On this distinctively average day in an undistinguished summer we in the NTI newsroom thought you might like to do some catching up in the constant exercise of comparing yourself with others. Are you living in the 'best area'? Do you have the right number of kids? Are you as green as next door's lawn?
As always, we are here to help. Having worked almost as hard at school and uni as your nearest rival you can rest easy in the knowledge that average annual pay for partners at PwC jumped only by a quarter last year to £868,000. The Big Four company's profits increased by just 25 per cent, hitting £1.2 billion for the 12 months to June 2021 and revenues rose by 2 per cent to £4.45 billion. This relative under-performance came in a year when, in common with all of the top four, PwC are in the process of separating the management of their audit and consulting arms as part of industry-wide reforms to reduce conflicts of interest and improve quality and competition.
It is such a relief, isn't it? Suddenly it is all right to be average. I know Neil is hugely cheered not to be lagging behind in the income stakes, especially having invested so heavily this year in anti-Covid ponchos and herbal remedies for the team at NTI, as well as glutinously adding to his Prince Andrew ceremonial mug collection. However, for those of you who don't quite measure up, we do have some news upon which you might like to reflect.
Are you as bad (and ridiculous) as Lisa Crawshaw, formerly a director of Scunthorpe-based family haulage firm C&C Transport? She admitted to stealing over £1.7 million from the business, using the money to buy horses and equestrian equipment. At her sentencing at Grimsby Crown Court earlier this year, Crawshaw said she found buying horses “more addictive than drugs”. We know, it's a shocker, isn't it? Horses and equestrians in Grimsby.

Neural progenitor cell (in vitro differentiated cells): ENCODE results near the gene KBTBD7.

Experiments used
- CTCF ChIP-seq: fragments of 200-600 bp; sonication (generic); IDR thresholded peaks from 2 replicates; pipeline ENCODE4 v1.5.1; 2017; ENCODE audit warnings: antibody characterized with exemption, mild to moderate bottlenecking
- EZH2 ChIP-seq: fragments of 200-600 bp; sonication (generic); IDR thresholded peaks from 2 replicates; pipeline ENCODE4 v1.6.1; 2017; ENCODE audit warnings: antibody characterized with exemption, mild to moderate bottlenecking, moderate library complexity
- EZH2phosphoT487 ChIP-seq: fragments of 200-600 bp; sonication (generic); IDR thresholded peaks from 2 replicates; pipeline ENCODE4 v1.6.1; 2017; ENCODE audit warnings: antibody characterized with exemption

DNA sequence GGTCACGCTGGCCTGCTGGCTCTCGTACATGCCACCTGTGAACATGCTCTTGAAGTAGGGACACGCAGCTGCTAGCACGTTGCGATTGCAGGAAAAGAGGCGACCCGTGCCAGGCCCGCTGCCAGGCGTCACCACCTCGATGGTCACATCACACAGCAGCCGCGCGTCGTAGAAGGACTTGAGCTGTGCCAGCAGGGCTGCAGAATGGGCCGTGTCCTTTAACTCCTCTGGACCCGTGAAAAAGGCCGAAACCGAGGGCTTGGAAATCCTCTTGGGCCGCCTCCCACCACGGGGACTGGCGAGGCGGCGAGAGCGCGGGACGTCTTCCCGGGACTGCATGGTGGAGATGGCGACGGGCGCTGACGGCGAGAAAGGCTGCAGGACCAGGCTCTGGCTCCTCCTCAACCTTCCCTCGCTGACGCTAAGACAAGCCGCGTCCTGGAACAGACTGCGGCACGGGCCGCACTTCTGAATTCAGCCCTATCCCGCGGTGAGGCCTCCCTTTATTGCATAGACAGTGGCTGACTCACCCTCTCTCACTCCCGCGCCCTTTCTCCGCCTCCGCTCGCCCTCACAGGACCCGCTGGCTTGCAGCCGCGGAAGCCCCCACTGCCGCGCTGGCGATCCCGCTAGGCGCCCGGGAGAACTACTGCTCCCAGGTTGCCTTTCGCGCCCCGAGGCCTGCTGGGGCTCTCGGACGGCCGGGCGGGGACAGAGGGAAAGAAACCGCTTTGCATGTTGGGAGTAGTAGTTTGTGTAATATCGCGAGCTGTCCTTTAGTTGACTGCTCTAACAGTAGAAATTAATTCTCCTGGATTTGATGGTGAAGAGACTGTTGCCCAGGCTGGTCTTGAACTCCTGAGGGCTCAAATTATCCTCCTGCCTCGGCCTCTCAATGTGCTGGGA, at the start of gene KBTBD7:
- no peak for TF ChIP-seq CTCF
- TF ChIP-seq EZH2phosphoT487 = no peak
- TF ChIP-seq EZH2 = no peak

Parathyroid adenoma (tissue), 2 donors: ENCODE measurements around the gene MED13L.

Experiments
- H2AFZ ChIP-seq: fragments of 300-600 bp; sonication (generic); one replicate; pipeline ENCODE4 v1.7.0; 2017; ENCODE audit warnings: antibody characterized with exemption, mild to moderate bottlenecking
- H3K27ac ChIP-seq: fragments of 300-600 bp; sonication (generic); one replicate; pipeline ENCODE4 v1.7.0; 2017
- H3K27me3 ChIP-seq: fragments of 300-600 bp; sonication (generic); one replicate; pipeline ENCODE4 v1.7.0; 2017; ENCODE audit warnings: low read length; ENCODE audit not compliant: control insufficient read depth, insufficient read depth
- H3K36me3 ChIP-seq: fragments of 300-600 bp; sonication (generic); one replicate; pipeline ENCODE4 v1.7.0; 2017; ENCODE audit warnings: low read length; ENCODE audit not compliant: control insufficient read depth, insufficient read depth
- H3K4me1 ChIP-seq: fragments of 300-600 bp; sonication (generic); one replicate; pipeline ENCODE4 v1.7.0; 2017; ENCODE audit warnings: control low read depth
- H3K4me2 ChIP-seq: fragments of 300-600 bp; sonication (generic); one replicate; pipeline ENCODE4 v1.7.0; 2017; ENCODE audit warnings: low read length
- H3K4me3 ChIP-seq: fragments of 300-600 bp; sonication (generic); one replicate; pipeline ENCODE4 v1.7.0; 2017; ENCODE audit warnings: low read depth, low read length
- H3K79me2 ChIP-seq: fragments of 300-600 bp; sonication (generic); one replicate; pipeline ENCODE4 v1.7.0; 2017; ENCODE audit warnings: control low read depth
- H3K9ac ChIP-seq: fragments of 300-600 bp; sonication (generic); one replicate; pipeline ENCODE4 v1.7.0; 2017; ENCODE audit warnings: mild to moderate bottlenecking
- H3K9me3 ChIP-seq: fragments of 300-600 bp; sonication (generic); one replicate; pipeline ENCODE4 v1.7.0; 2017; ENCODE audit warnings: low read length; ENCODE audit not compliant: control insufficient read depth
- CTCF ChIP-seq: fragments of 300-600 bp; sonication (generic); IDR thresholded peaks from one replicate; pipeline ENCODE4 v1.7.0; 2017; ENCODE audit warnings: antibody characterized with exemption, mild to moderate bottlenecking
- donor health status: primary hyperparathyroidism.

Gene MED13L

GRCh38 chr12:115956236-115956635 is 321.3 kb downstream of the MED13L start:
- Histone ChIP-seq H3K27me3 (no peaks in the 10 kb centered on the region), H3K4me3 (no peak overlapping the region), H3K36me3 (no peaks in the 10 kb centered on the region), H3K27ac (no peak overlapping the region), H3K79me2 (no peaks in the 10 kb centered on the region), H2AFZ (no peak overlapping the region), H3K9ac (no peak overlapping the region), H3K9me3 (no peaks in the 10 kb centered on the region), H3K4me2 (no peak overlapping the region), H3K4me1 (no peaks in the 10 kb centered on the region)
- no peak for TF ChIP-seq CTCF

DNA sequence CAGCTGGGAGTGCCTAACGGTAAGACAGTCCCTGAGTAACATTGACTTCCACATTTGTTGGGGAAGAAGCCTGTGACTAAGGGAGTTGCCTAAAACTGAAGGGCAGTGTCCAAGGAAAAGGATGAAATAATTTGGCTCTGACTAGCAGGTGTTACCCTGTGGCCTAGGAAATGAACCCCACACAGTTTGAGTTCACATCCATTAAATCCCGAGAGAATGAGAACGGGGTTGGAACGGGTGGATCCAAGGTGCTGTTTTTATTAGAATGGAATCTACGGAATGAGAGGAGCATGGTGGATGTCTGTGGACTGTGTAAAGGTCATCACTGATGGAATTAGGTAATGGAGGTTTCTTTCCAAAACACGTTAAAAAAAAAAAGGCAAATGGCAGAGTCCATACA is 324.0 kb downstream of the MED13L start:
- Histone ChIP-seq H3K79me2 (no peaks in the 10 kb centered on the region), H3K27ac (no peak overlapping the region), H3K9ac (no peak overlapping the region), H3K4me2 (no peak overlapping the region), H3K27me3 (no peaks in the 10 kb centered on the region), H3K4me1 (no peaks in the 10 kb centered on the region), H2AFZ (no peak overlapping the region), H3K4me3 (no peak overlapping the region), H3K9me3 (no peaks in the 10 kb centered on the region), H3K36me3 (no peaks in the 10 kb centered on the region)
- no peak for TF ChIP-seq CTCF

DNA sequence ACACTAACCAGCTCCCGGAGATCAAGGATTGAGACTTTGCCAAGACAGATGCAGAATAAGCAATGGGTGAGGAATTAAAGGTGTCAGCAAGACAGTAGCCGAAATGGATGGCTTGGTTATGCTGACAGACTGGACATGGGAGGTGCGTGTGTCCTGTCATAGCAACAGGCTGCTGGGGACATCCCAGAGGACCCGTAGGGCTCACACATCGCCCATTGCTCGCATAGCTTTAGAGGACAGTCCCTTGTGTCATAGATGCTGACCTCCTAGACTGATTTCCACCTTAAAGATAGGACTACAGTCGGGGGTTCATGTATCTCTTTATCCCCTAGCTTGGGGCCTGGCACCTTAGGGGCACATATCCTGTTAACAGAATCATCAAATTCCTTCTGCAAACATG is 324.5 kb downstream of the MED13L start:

The news doesn't stop there. There have been nine year bans for two directors whose London store sold musical instruments at a time it was insolvent, and failed to pass sales proceeds on to clients. Astonishingly, they fiddled and encouraged others to fiddle as they were fiddling. Heinous or what?
Regular patriots to this screen will know that the NTI newsroom refuse to name names and enter mudpools of swirling gossip, but on this occasion we are prepared to hint that Fred Patrick Onn, from southeast London and Andrew Thomson, of Whaley Bridge in Derby, were the directors of Bright Film & TV Casting and traded the company until April 2020, when it entered Liquidation and an Insolvency Service investigation into the directors’ conduct began. It is reported that top level enquiries, some under the umbrella of ... 'a Government agency', revealed that from July 2019 until April 2020, whilst the company was insolvent, Top Wind Limited sold at least 20 musical instruments, but the proceeds, which totalled more than £33,000, were not passed to the owners.
At least 30 customers had submitted claims in respect of instruments sold, totalling almost £50,000, but only one was prepared to write a song to dedicate to the actions of the directors. David Brooks, chief investigator at the Insolvency Service, said: "Musicians trusted Fred Onn and Andrew Thomson with the sale of their instruments, believing they would act reputably. Instead, these directors took on sales knowing that Top Wind Limited was insolvent and keeping the funds they should have passed onto their clients."
An NTI newsroom journalist approached Onn and Thomson for comment, but they refused to blow their own trumpet.